To relay this call, Alexeï Navalny’s supporters rely on social networks, such as TikTok or Vkontakte (VK), the Russian equivalent of Facebook. On these platforms, the opponent enjoys strong popularity and the protest against Vladimir Putin is very present, when the traditional media, especially television, are controlled by the Kremlin. Thus, thousands of messages calling for a protest flourished this week, totaling hundreds of millions of views, like that of the young Russian “Neurolera” on TikTok, which explains how to impersonate a tourist and avoid arrest during protests.
But Russian telecommunications gendarme Roskomnadzor responded by threatening social media with fines in the name of protecting under-18s. On the eve of the demonstration, he indicated that TikTok had “deleted 38% of information implicating minors in dangerous illegal actions”, adding that VKontakte deleted 50% of those posts, Instagram 17% and YouTube, 50%. For its part, Facebook, which owns Instagram, said it had not complied with the authorities’ demand. “As this content does not go against our community standards, it stays on our platform”, a Facebook spokeswoman said in a comment to AFP on Friday night.
The fine, for platforms not respecting the law, can go up to 4 million rubles (43,880 euros at the current rate), according to Roskomnadzor. However, banning YouTube, which is owned by Google, completely seems more complicated. “Roskomnadzor doesn’t have a lot of funds, told AFP Artiom Kozliouk, director of the association for the defense of digital freedoms Roskomsvoboda, they have practically no leverage “.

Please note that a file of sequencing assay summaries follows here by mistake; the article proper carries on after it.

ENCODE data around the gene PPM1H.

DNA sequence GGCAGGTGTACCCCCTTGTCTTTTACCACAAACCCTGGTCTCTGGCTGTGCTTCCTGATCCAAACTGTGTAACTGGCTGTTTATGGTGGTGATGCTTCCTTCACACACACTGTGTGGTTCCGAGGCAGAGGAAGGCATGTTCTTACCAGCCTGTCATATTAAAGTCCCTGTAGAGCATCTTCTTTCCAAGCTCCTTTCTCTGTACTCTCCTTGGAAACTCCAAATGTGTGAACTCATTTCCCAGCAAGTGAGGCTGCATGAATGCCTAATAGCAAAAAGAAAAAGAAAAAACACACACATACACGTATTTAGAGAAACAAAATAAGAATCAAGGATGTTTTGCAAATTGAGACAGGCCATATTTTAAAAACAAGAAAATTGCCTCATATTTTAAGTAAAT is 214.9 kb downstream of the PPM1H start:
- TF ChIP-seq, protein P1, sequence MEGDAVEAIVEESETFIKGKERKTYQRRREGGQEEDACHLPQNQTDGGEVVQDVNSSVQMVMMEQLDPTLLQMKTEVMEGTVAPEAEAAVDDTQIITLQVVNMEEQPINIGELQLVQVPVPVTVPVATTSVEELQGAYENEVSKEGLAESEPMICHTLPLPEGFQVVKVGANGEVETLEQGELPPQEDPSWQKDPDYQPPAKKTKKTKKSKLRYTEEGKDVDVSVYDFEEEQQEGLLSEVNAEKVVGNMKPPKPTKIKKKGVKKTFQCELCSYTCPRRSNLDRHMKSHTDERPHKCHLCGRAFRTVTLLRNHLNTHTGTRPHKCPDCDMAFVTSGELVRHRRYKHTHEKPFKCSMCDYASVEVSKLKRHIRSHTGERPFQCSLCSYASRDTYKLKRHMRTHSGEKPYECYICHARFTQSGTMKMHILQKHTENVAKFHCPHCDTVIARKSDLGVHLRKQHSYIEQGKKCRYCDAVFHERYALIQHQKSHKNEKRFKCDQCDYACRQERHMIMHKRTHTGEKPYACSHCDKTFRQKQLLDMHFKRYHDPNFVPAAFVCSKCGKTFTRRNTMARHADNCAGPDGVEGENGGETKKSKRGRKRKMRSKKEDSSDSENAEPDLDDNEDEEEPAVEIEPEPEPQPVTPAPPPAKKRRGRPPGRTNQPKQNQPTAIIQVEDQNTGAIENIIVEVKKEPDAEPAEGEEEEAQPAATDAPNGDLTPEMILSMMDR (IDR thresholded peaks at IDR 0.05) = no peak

“It is difficult to put pressure on Western social networks: by making concessions to a political regime, a blow would be dealt to their reputation on a global scale.”Artiom Kozliouk, director of a Russian association for the defense of digital freedoms
By calling for demonstrations despite the repression
In a video posted on social networks just after his incarceration, Alexeï Navalny launched: “What these bandits (in power) fear the most, you know, is that people take to the streets (…) so don’t be afraid, take to the streets, not for me but for yourself , for your future. ” According to the director of the Franco-Russian Observatory in Moscow Arnaud Dubien, “s’there was a demonstration, it could worry the Kremlin “, because it would show that the activist’s attempts to debunk Putin’s power are finding an echo. “Electorally, this is not necessarily a threat for Putin. But he represents something, he presents himself as close to the people, a patriot, heroes of the fight against corruption, and these are three very popular themes in Russia”, analysis for 20 minutes Jean from Gliniasty, director of research at Iris and former French ambassador in Moscow.
To prevent any collapse, the Russian authorities and in particular the Moscow police promised to “repress without delay” any unauthorized gathering that it considers to be “threat to public order”. Already in the summer of 2019, thehe previous large opposition rallies in Moscow had been suppressed. “Today, any unauthorized protest and even solo protests, just putting on a sign asking for something can lead to arrest and even a severe fine, sometimes even jail. “, details Galia Ackerman.
Hundreds of people have already been arrested on Saturday on the sidelines of the demonstrations organized in the Russian Far East, where several thousand people took to the streets in Vladivostok, Khabarovsk, Novosibirsk and Chita. From his prison, Alexeï Navalny will be able to see the extent of his aura, his base and his capacity to mobilize. Problem, he risks spending the next few years behind bars. “The most likely hypothesis is that he will be convicted because of his previous conviction and the investigation opened in December and that he will spend several years in prison, believes Arnaud Dubien, the Kremlin’s calculation is that we talk less and less about Navalny. “